The brain activity is the paradigmatic example of the dynamics of an extremely complex network of networks, where large heterogeneous neural populations interact over different time and spatial scales. A first step in the simplification of this dynamics amounts to reproducing the neural population dynamics at a mean field level and this has led to the development of neural mass and neural field models of increasing complexity.
One of the principal aims and challenges of these mean field approaches is to simplify the complexity of the system, using a reduced number of equations to describe the self-emergent dynamics, but still retaining the most relevant microscopic neuronal features at the level of the macroscopic description put forward. Various approaches have been developed in this context, mostly heuristic ones and it is only in the last years that rigourous methods, borrowed from nonlinear dynamics, statistical physics and the theory of large deviations have begun to be applied in this context.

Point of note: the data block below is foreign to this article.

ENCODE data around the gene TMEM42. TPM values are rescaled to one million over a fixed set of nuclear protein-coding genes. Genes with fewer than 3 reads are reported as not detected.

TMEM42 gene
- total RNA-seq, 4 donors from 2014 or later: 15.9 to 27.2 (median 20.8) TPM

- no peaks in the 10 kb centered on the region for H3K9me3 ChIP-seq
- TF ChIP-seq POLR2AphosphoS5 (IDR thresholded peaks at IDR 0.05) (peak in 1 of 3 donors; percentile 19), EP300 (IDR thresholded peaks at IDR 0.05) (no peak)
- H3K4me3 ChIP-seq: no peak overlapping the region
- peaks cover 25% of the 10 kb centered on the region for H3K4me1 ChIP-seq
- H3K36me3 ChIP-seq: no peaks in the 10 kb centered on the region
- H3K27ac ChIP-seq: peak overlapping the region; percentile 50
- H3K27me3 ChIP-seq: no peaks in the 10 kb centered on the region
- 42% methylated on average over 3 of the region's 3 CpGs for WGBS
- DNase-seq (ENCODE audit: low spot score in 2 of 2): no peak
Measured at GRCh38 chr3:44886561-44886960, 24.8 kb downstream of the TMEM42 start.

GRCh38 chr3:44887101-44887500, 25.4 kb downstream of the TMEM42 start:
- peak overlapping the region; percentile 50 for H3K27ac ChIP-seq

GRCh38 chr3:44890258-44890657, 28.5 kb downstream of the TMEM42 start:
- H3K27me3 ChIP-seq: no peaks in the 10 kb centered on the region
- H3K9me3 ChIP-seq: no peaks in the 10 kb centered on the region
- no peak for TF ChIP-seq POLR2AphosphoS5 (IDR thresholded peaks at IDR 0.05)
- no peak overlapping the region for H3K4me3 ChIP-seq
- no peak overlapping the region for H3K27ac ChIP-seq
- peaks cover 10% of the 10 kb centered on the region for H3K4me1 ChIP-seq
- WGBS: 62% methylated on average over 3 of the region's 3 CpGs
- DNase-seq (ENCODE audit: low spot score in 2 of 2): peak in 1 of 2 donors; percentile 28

Recent advances on the study of coupled phase oscillators based on the Ott-Antonsen ansatz have allowed to reduce the evolution of in-principle infinite dimensional systems to the dynamics of a limited number of macroscopic variables. This exact reduction methodology has been recently applied to neural spiking networks leading to the development of an extremely active research field aiming to develop a new generation of neural mass models.
The aim of this minisymposium is to gather experts from mathematics, statistical physics, nonlinear dynamics and neuroscience to present the very recent developments in the field and to discuss of possible cross-fertilization from one field to the other one.
Simona Olmi (Inria Sophia Antipolis Méditerranée Research Centre, Valbonne, France)
Alessandro Torcini (Laboratoire de Physique Theorique et Modelisation, CY Cergy Paris University, France)